Whitney Houston: Chris Christie defends lowering of flags
Gov. Chris Christie has strongly defended his decision to have flags flown at half-staff Saturday for Whitney Houston despite receiving emails and other messages disparaging the singer and criticizing him.
The Republican governor said Wednesday that he rejects complaints that Houston “forfeited the good things that she did” because of her struggles with substance abuse.
“What I would say to everybody is there but for the grace of God go I,” he said.
Christie ordered flags flown at half-staff at state government buildings Saturday, the day funeral services are held for Houston at the Newark church she sang at as a child.
Twitter was abuzz Wednesday with reaction to the decision by Christie, whose home is in Mendham, a wealthy town where Houston also had lived.
In online postings, there were two main arguments against the honor for the Grammy Award winner who died over the weekend in California at age 48: One was that it should be reserved for members of the military, first responders and elected officials. The other was that it’s wrong to honor a drug addict.
Heather Clause, a Richmond, Va.-based blogger who writes about teen moms and was tweeting critical comments, said in a telephone interview that she was appalled by the planned flag-lowering.
“It’s just such a bad example for people,” said 23-year-old Clause. She said the decision was like saying if someone sings well, drug use doesn’t matter and “you can still be an idol.”
In upstate New York, Rebecca Eppelmann, a newspaper copy editor, also tweeted her disgust at the Houston honor, then discussed her views.
“It should be for major events,” she said. “It’s horrible that she passed away. It’s not something that should warrant this.”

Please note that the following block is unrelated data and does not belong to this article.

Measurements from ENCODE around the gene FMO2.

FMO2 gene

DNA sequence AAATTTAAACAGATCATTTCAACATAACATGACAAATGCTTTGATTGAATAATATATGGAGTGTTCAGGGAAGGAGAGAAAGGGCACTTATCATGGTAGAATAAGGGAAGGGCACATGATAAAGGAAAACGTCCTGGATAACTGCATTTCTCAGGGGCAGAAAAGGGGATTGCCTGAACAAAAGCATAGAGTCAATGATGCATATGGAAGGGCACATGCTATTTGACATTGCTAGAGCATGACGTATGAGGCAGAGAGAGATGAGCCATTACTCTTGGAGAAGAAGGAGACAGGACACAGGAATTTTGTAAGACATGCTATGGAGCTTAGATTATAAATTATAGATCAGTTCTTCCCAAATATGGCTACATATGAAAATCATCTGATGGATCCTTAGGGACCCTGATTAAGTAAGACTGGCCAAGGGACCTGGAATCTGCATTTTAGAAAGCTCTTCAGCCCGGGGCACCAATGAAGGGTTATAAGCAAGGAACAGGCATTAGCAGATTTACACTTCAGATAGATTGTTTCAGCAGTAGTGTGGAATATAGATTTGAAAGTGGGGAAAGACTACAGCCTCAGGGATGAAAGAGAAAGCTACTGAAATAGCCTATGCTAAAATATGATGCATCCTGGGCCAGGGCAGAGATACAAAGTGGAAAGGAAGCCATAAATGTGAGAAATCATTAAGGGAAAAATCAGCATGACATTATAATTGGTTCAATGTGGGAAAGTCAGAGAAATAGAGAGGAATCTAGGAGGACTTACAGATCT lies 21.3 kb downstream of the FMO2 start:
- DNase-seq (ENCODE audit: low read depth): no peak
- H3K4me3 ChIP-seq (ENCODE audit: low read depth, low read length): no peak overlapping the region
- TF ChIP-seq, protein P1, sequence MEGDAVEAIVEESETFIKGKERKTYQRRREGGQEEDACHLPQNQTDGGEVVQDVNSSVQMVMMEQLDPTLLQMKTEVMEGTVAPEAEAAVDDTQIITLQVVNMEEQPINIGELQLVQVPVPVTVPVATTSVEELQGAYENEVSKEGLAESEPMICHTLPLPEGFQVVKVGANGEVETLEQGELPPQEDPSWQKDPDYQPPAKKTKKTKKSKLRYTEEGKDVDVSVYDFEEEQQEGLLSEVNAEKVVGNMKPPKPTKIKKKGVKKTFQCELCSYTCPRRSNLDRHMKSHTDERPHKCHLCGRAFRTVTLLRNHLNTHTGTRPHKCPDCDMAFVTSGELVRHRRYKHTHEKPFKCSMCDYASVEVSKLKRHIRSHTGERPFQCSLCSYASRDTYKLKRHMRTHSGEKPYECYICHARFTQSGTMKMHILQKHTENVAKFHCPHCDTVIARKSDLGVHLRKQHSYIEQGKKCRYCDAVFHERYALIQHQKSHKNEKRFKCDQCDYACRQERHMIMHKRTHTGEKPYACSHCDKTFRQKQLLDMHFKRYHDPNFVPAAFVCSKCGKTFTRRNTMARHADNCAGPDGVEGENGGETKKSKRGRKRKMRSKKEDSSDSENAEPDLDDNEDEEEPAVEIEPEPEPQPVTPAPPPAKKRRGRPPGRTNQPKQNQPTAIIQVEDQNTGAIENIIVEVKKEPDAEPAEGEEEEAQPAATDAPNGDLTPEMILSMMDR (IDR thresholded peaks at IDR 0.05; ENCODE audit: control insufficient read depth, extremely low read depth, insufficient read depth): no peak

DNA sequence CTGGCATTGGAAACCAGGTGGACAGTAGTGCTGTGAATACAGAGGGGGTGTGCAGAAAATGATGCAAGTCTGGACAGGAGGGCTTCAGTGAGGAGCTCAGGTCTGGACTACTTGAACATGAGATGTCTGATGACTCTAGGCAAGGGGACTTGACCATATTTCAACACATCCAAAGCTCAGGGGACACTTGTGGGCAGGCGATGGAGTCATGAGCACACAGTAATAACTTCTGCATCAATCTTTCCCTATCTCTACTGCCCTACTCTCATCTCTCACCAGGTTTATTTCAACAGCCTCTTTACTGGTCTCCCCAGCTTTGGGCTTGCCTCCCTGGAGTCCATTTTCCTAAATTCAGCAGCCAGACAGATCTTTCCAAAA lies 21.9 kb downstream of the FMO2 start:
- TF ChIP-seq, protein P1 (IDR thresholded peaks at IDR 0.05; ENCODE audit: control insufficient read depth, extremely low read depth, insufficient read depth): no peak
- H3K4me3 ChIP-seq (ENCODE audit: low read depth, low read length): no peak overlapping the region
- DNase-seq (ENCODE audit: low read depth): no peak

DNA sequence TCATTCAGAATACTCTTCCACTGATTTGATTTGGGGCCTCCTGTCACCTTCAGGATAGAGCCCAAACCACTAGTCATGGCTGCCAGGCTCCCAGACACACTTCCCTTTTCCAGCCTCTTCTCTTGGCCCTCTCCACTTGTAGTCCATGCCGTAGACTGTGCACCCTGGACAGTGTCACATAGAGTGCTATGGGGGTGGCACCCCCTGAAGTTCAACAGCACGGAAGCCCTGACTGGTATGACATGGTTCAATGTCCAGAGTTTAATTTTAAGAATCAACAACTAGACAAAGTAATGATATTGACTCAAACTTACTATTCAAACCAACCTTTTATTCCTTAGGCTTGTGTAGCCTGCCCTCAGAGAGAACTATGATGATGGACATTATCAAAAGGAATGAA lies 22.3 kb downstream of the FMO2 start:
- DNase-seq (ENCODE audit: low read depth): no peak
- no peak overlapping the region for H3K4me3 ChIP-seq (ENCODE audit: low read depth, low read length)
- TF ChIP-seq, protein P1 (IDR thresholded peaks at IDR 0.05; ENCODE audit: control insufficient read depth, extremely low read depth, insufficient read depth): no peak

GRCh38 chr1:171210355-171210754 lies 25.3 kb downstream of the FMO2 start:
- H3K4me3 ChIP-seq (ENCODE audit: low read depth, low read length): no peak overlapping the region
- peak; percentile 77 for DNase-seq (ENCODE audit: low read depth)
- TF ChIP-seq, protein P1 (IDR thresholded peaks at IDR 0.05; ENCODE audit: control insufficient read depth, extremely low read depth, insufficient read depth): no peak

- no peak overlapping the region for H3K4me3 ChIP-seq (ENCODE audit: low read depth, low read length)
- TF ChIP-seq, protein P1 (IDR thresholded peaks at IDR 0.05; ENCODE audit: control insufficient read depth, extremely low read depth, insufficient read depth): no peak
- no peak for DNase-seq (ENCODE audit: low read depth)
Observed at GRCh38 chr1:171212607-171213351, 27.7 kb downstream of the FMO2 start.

Christie said he was not saying that Houston, who was born in Newark and was raised in nearby East Orange, is a role model. Instead, he said, Houston deserves the honor because of her huge cultural impact and as “a daughter of New Jersey.”
“I am disturbed by people who believe that because her ultimate demise — and we don’t know what is the cause of her death yet — but because of her history of substance abuse that somehow she’s forfeited the good things that she did in her life,” said the governor during a briefing in northern New Jersey. “I just reject that on a human level.”
The cause of Houston’s death at a Beverly Hills hotel has not been determined, and the results of toxicology tests are pending. Investigators found several bottles of prescription medication in the hotel room where she died Saturday, but authorities said they weren’t an unusually large number.
The governor noted he has ordered flags flown at half-staff for all 31 fallen New Jersey soldiers and every fallen police officer during his time in office.
He also ordered flags lowered last year for Clarence Clemons, the saxophonist for Bruce Springsteen’s E Street Band.
In Newark, residents were irritated to hear of criticism of the governor’s decision to honor Houston, who acknowledged her drug abuse in interviews.
Resident Anna Simpson said she admires Christie for honoring Houston because “if it were Bruce Springsteen or Jon Bon Jovi, nobody would bat an eye.”
Simpson was at New Hope Baptist Church Wednesday, where Houston’s funeral will be held, to pay her respects on her way home from her airport job.
“She never forgot where she came from,” Simpson said. “She was real. We would see her and be like, ‘She’s one of ours,’ and she always made us proud, no matter what happened.”
After Houston became famous she continued to make regular trips to the public school she attended in East Orange and to which her family has directed donations be sent in lieu of flowers.
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